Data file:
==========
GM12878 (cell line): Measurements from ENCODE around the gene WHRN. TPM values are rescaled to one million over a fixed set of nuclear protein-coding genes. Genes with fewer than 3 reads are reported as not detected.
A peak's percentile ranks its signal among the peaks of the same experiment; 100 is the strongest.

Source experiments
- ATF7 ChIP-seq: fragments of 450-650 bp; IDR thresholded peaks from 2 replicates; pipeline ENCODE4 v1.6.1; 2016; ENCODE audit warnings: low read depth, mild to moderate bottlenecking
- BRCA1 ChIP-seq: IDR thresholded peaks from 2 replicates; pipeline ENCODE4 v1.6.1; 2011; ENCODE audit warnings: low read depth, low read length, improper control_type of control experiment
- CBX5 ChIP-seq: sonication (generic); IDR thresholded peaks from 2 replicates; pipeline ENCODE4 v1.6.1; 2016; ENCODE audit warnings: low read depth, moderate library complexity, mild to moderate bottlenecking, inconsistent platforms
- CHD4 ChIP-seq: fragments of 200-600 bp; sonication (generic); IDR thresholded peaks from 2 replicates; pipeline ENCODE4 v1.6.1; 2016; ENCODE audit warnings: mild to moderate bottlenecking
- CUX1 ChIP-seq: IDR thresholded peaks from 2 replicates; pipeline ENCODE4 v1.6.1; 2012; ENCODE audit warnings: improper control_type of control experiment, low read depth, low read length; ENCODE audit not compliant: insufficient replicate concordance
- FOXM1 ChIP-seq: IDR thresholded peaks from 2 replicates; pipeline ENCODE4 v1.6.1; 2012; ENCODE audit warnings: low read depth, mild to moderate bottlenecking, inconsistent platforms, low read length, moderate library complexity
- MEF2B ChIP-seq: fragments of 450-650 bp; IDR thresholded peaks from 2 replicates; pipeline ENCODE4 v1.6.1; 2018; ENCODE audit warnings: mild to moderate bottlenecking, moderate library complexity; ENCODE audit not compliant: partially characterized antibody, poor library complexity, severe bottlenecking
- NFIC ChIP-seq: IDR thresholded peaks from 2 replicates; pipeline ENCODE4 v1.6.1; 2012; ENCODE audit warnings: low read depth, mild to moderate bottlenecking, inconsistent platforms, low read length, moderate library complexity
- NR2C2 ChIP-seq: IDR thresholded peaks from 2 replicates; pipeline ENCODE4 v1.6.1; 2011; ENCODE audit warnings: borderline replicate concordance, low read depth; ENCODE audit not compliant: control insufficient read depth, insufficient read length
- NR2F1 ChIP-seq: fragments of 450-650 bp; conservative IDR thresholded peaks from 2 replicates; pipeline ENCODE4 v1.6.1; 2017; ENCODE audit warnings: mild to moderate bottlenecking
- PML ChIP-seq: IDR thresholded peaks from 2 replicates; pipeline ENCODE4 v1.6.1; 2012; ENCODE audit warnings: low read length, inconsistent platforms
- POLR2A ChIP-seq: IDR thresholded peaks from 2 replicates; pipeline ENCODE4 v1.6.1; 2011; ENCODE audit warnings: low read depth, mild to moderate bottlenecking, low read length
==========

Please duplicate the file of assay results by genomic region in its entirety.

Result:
GM12878 (cell line): Measurements from ENCODE around the gene WHRN. TPM values are rescaled to one million over a fixed set of nuclear protein-coding genes. Genes with fewer than 3 reads are reported as not detected.
A peak's percentile ranks its signal among the peaks of the same experiment; 100 is the strongest.

Source experiments
- ATF7 ChIP-seq: fragments of 450-650 bp; IDR thresholded peaks from 2 replicates; pipeline ENCODE4 v1.6.1; 2016; ENCODE audit warnings: low read depth, mild to moderate bottlenecking
- BRCA1 ChIP-seq: IDR thresholded peaks from 2 replicates; pipeline ENCODE4 v1.6.1; 2011; ENCODE audit warnings: low read depth, low read length, improper control_type of control experiment
- CBX5 ChIP-seq: sonication (generic); IDR thresholded peaks from 2 replicates; pipeline ENCODE4 v1.6.1; 2016; ENCODE audit warnings: low read depth, moderate library complexity, mild to moderate bottlenecking, inconsistent platforms
- CHD4 ChIP-seq: fragments of 200-600 bp; sonication (generic); IDR thresholded peaks from 2 replicates; pipeline ENCODE4 v1.6.1; 2016; ENCODE audit warnings: mild to moderate bottlenecking
- CUX1 ChIP-seq: IDR thresholded peaks from 2 replicates; pipeline ENCODE4 v1.6.1; 2012; ENCODE audit warnings: improper control_type of control experiment, low read depth, low read length; ENCODE audit not compliant: insufficient replicate concordance
- FOXM1 ChIP-seq: IDR thresholded peaks from 2 replicates; pipeline ENCODE4 v1.6.1; 2012; ENCODE audit warnings: low read depth, mild to moderate bottlenecking, inconsistent platforms, low read length, moderate library complexity
- MEF2B ChIP-seq: fragments of 450-650 bp; IDR thresholded peaks from 2 replicates; pipeline ENCODE4 v1.6.1; 2018; ENCODE audit warnings: mild to moderate bottlenecking, moderate library complexity; ENCODE audit not compliant: partially characterized antibody, poor library complexity, severe bottlenecking
- NFIC ChIP-seq: IDR thresholded peaks from 2 replicates; pipeline ENCODE4 v1.6.1; 2012; ENCODE audit warnings: low read depth, mild to moderate bottlenecking, inconsistent platforms, low read length, moderate library complexity
- NR2C2 ChIP-seq: IDR thresholded peaks from 2 replicates; pipeline ENCODE4 v1.6.1; 2011; ENCODE audit warnings: borderline replicate concordance, low read depth; ENCODE audit not compliant: control insufficient read depth, insufficient read length
- NR2F1 ChIP-seq: fragments of 450-650 bp; conservative IDR thresholded peaks from 2 replicates; pipeline ENCODE4 v1.6.1; 2017; ENCODE audit warnings: mild to moderate bottlenecking
- PML ChIP-seq: IDR thresholded peaks from 2 replicates; pipeline ENCODE4 v1.6.1; 2012; ENCODE audit warnings: low read length, inconsistent platforms
- POLR2A ChIP-seq: IDR thresholded peaks from 2 replicates; pipeline ENCODE4 v1.6.1; 2011; ENCODE audit warnings: low read depth, mild to moderate bottlenecking, low read length